This week, Zero Punctuation reviews Hyrule Warriors.
The trouble with banking your console on your limited range of first party IP is what you feed your kids on during those parts of the year when you don't have a tent-pole new instalment to dangle over the masses like a pair of freshly-laundered trousers over the incontinence ward. The answer is to grab the franchise as it stands, lift up its bra and motorboat your little heart out. Nintendo motorboats so much that even when it stops, those tits keep bouncing back and forth like an executive toy for anything up to a year, it's their fucking holding pattern.
The Mario franchise in particular is more holding pattern than tent-pole these days, what with Mario Golf, Kart, Tennis, Party, and Sonic, and Teaches Typing but its major stablemate Legend of Zelda has never really gotten the hang of holding patterns; there was Link's Crossbow Training and one hardly needs to go on at that point. Conversation abruptly stops like the dog has walked in and sprayed half-digested Winalot across the room from both ends.
So why waste the brain cells again? Let’s just take an existing proven game concept and paste Zelda characters over it, accepting as you do so that it might as well be splattering the words, "Blatant Marketing Exercise" across the sky like the fucking Bat-signal.
Hence Hyrule Warriors. It's Dynasty Warriors with Zelda in it. And I'm not terribly familiar with Dynasty Warriors as a series, but from what I've gathered from this game, it’s some kind of medieval battlefield simulator in which you are the only person present who hasn't recently suffered a near-fatal head injury. So while the player characters tend to be rather cartoonishly overpowered to the point of killing enough enemy soldiers in one special attack to fill out an open-mic night at a mid-range pub, all the battles you aren't directly involved with seemed to entail both sides making disapproving eye-contact as they get out their exercise books and compete to see who can deduce first which part of the sword is the pointy bit, and as the lone bastion of competence you have to field requests to run back and forth across the battlefield to bail out allies and strongholds because a small cat just sat itself down outside the gate and started licking its bumhole in what was interpreted as an aggressive way.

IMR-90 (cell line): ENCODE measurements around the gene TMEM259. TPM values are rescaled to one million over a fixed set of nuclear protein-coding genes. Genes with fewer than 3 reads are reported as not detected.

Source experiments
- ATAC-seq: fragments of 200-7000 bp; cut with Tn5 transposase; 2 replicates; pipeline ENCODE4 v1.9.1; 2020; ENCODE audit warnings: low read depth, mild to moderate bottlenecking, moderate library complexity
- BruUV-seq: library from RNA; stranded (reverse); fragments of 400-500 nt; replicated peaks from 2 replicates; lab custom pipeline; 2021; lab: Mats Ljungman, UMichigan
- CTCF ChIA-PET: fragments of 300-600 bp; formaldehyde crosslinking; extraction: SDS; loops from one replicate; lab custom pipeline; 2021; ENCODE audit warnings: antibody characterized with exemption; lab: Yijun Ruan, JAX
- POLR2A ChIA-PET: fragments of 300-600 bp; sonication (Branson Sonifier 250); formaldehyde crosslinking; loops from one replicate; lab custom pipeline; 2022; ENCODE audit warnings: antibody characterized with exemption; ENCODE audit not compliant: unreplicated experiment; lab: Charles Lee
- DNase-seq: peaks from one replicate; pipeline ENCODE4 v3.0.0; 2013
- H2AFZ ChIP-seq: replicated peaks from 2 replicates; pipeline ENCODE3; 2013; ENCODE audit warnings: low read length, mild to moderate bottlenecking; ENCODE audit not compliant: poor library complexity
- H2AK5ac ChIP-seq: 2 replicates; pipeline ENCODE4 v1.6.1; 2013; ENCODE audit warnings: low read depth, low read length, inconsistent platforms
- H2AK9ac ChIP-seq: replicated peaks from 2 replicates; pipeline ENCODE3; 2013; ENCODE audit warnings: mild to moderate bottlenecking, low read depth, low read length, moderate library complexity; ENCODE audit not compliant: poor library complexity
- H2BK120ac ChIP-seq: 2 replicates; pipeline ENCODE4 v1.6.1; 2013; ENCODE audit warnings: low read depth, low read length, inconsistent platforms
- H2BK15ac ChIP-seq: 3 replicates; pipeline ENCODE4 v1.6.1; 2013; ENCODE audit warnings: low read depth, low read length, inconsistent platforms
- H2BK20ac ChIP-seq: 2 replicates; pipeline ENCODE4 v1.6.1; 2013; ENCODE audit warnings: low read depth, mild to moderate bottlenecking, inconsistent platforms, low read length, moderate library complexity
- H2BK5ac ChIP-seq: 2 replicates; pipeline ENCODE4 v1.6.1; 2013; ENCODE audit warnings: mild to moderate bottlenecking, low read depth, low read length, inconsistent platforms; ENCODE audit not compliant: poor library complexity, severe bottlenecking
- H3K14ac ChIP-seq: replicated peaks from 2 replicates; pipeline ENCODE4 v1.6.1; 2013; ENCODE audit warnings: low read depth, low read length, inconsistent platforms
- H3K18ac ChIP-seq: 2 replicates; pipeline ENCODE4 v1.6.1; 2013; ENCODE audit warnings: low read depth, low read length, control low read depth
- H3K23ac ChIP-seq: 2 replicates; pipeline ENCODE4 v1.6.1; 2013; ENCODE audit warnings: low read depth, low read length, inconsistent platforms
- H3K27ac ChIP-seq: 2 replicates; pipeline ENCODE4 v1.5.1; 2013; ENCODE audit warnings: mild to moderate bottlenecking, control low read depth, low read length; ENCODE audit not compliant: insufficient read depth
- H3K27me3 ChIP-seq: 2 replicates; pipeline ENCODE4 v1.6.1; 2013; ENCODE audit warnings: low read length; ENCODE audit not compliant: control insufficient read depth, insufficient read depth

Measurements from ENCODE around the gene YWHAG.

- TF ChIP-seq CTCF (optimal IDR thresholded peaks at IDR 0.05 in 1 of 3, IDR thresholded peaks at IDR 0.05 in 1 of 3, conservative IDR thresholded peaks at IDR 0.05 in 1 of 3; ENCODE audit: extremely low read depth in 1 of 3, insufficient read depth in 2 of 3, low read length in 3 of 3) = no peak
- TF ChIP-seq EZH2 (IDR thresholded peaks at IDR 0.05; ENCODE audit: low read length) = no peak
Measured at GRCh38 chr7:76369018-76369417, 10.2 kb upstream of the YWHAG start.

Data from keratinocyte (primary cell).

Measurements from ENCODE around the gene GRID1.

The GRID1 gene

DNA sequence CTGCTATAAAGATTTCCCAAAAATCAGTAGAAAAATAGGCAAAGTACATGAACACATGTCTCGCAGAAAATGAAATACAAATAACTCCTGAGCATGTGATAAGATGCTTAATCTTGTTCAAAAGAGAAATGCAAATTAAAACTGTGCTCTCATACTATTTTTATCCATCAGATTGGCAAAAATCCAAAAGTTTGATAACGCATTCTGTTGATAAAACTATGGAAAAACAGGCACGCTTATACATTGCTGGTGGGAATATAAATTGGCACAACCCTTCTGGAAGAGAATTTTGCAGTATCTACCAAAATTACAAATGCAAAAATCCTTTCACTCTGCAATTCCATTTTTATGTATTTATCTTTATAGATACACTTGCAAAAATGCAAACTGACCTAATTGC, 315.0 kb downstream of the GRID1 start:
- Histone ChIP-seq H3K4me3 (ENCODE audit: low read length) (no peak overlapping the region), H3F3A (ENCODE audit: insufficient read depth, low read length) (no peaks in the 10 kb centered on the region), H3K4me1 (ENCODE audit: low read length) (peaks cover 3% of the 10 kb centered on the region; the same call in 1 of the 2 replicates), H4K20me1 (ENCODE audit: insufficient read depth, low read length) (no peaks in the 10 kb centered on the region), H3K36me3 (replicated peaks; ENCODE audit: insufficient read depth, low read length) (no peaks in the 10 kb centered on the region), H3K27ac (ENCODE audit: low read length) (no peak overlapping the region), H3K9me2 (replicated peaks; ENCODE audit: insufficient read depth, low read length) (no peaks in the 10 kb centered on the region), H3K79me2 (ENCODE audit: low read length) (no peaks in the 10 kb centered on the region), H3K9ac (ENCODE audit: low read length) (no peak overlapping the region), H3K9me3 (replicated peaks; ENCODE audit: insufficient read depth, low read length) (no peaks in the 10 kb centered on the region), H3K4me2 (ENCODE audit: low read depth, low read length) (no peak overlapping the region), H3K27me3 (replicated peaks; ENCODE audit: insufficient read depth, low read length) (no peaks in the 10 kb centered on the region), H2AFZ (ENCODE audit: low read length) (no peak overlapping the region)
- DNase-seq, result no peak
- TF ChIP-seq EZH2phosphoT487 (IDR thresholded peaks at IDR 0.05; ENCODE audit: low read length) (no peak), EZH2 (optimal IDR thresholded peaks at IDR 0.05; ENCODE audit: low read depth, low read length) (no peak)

And this, as I said, has had a whole bunch of Zelda wallpaper spread over it and the Blatant Marketing Exercise signal pulsates softly as it disgorges old characters and locations from Ocarina of Time, Twilight Princess and Skyward Sword. No Wind Waker though, my favourite Zelda, no sign of the one that actually has a version on the Wii U. No biggie, I'm not bothered, just thought that the makers might have seen the value in a game with some actual fucking charm to it.
The amount of creativity the developers were permitted to use in coming up with new characters seems to have been entirely used up on the tits of the new villain. Fucking hell, I doubt Nintendo will reuse her because if they started motorboating those, they'd risk a concussion. Did I mention Team Ninja worked on this game? Shouldn't be surprised really, greasy baps are their bread and butter, if you'll see what I did there.
Duty bound, the game plot can't do more than go through the usual motions: Ganondorf wants to steal the Triforces of Courage and Wisdom, held respectively by Link and Princess Zelda, Princess Zelda being some kind of embodiment of wisdom which explains why she thinks she can pull that Sheik bullshit a second time and no one will figure it out.